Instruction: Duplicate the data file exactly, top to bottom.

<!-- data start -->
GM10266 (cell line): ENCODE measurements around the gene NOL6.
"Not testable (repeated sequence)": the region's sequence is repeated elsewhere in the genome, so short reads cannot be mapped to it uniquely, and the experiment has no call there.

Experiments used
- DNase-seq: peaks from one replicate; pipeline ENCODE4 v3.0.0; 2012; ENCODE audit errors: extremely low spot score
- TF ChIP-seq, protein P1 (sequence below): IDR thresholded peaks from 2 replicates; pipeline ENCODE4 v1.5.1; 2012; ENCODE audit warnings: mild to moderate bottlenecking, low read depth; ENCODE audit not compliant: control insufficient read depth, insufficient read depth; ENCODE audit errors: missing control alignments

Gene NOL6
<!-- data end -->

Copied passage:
GM10266 (cell line): ENCODE measurements around the gene NOL6.
"Not testable (repeated sequence)": the region's sequence is repeated elsewhere in the genome, so short reads cannot be mapped to it uniquely, and the experiment has no call there.

Experiments used
- DNase-seq: peaks from one replicate; pipeline ENCODE4 v3.0.0; 2012; ENCODE audit errors: extremely low spot score
- TF ChIP-seq, protein P1 (sequence below): IDR thresholded peaks from 2 replicates; pipeline ENCODE4 v1.5.1; 2012; ENCODE audit warnings: mild to moderate bottlenecking, low read depth; ENCODE audit not compliant: control insufficient read depth, insufficient read depth; ENCODE audit errors: missing control alignments

Gene NOL6